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November 8, 1993

Undated (AP) _ A summary of developments in the news industry for the week of Nov. 1-8: Concord Monitor Loses Pay Battle, Must Pay Overtime

CONCORD, N.H. (AP) - Newspaper reporters and photographers are not professionals under federal labor law and are entitled to overtime, a federal judge ruled in ordering The Concord Monitor to pay $21,000.

U.S. District Judge Shane Devine said in the 12-year-old case that the newspaper did not willfully violate the law, but must pay 12 former and current employees for back overtime.

The U.S. Department of Labor filed a complaint accusing the Monitor of pressuring employees into not filing for overtime from 1978 to 1980. The newspaper argued that about 30 reporters and photographers included in the complaint were professionals and therefore exempt from the 1934 Fair Labor Standards Act.

The law says editorial writers, columnists and other ″top-flight″ writers of analytical or interpretative articles are professionals and thus ineligible for overtime. However, the act labels most reporters, editors and photographers non-professionals and therefore eligible for overtime after 40 hours of work.

″There is no question but that some of the work product of the employees presented as evidence at trial demonstrated creativity, invention, imagination and talent, but the bulk of such evidence is not of this ilk,″ Devine wrote in the Nov. 3 ruling.

Though pleased with the ruling, some of the reporters and photographers involved said they were disappointed that it took so long and that Devine found the Monitor had not willfully violated the law.

The Monitor’s lawyer, Terry Shumaker, said he still believes reporters and photographers are professionals. The newspaper has not decided whether to appeal.

Three months ago, a federal judge in New York reached a similar conclusion in a lawsuit filed by NBC News employees. A similar lawsuit involving The Washington Post is before a federal judge.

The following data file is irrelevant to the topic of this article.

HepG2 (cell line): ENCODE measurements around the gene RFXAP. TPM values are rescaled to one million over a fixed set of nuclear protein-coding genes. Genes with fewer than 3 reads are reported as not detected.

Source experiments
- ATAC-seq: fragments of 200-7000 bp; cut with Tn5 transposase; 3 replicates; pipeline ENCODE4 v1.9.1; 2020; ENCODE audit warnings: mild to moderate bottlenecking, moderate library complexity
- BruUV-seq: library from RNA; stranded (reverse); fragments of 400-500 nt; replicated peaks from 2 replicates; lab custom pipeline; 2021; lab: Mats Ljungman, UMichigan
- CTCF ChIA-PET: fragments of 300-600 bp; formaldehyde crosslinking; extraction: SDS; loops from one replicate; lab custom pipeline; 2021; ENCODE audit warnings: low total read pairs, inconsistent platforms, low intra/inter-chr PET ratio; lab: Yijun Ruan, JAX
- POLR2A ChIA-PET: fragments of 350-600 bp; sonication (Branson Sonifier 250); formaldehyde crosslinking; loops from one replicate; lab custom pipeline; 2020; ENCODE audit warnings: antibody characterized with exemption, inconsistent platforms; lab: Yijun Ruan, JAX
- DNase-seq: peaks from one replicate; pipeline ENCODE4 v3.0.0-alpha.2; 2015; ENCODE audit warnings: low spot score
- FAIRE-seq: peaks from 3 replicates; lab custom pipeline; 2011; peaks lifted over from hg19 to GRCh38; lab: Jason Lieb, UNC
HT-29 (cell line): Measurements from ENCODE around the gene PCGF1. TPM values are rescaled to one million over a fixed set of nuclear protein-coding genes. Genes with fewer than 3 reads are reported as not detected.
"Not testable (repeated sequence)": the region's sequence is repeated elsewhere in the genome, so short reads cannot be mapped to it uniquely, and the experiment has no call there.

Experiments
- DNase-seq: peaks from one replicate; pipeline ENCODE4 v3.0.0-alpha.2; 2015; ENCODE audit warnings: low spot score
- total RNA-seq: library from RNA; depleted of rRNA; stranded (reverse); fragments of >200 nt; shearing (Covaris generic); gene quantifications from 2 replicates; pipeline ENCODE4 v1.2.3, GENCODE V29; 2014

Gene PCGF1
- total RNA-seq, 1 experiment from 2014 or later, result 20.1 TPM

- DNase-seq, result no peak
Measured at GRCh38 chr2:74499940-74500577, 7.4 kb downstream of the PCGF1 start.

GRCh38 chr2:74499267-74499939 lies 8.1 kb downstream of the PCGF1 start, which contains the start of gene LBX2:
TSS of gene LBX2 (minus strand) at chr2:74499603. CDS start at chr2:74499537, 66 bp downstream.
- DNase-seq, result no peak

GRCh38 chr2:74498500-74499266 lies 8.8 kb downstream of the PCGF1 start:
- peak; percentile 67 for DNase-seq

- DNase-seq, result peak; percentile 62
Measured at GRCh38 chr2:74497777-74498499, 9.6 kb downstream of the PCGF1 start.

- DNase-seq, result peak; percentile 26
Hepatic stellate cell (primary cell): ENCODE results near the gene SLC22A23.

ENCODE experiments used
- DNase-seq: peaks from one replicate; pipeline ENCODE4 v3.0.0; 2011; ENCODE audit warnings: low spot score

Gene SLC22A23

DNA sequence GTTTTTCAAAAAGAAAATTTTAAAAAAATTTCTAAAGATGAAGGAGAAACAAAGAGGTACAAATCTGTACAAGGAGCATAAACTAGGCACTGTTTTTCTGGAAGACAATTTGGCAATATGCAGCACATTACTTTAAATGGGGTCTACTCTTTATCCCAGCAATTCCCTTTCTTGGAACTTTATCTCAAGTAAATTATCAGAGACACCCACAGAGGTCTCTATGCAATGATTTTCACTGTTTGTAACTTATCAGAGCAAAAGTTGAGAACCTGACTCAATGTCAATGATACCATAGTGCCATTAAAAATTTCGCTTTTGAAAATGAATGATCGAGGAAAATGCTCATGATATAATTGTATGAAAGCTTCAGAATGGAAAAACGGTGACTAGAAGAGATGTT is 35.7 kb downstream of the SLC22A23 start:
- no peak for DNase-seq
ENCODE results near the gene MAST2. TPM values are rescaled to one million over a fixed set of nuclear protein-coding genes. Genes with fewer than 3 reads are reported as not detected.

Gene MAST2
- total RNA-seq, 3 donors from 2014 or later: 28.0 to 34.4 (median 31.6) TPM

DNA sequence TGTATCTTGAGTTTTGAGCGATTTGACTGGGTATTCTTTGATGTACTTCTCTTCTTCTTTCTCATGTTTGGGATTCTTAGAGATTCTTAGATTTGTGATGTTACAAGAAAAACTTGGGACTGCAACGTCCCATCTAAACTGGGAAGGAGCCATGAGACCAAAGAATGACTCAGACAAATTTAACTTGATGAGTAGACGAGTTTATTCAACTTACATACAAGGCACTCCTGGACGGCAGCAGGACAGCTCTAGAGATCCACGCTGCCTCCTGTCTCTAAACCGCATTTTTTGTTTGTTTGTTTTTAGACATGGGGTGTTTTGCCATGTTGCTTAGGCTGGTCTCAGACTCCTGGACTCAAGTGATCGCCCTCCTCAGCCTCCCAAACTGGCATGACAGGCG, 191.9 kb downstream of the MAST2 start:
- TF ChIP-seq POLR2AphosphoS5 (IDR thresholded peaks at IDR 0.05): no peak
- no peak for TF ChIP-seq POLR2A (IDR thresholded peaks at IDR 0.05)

Charles Dale, president of The Newspaper Guild, said he believes the practice of discouraging reporters from filing for overtime pay remains widespread in the industry.

″We’re very pleased, but we’re also very distressed that it took this long,″ he said. ″Twelve years is really incredible.″

--- Eagle Publishing Cutting 40 Jobs At Its Four Newspapers

PITTSFIELD, Mass. (AP) - After four years of either no growth or losses, the Eagle Publishing Group is cutting the work force at its four newspapers by 8.5 percent.

The job cuts will be the equivalent of 40 positions and will be achieved through layoffs and reduction in hours, Martin C. Langeveld, chief operating officer, said Nov. 4.

About 20 of the cuts would come from The Berkshire Eagle, the group’s flagship daily in Pittsfield, he said. The balance would come from its other newspapers, the Bennington Banner and the Brattleboro Reformer in Vermont and the The Middletown (Conn.) Press.

Eagle Publishing has a work force of 472 people.

The company said the recession has had a far greater impact on revenue than two major expansion ventures, including the $23.5 million development of an office and technology park in Pittsfield and the 1991 acquisition of The Middletown Press.

The job cuts were the second major cutback in the 101-year history of The Eagle. In 1990, faced with a drop in advertising revenue, it laid off 10 full- time workers and several part-timers.

--- New York Daily News Completes Purchase of Plant in N.J.

NEW YORK (AP) - The Daily News will buy a factory in Jersey City, N.J., and convert it into a color printing plant. No terms were disclosed.

Operations at the paper’s plants in New York City’s Brooklyn borough and Kearny, N.J., are expected to be consolidated at the new plant, according to Fred Drasner, News co-publisher and chief executive officer.

All 877 workers at the Brooklyn plant and 236 employees at the Kearny plant are expected to get jobs in the Jersey City plant.

New York City officials had tried to persuade News publisher Mortimer Zuckerman not to close the Brooklyn plant, but those talks ended months ago, said Leland T. Jones, press secretary for Mayor David Dinkins. The News’ main business and editorial offices will remain in Manhattan.

Groundbreaking to turn the Clorox Co. factory into a four-color printing production plant is tentatively set for February; the News hopes to have it running within two years from then, Drasner said.

--- Last Union Ratifies Pact With Philadelphia Newspapers

PHILADELPHIA (AP) - The last of 10 unions in a contract dispute with the publisher of The Philadelphia Inquirer and The Philadelphia Daily News has ratified the company’s offer.

Paper handlers represented by the Teamsters union voted Oct. 31 to ratify the four-year pact, according to Charles Fancher, spokesman for Philadelphia Newspapers Inc.

Negotiators for the Council of Newspaper Unions, which represents the 10 unions, reached agreement with the company Oct. 12. The previous contracts expired Aug. 31 but had been extended on a day-to-day basis amid strike preparations by both sides.

--- Boston Globe, Typographical Union Agree on Wage Re-Opener

BOSTON (AP) - The Boston Globe and the Boston Typographical Union have agreed on a three-year wage re-opener in their 10-year contract.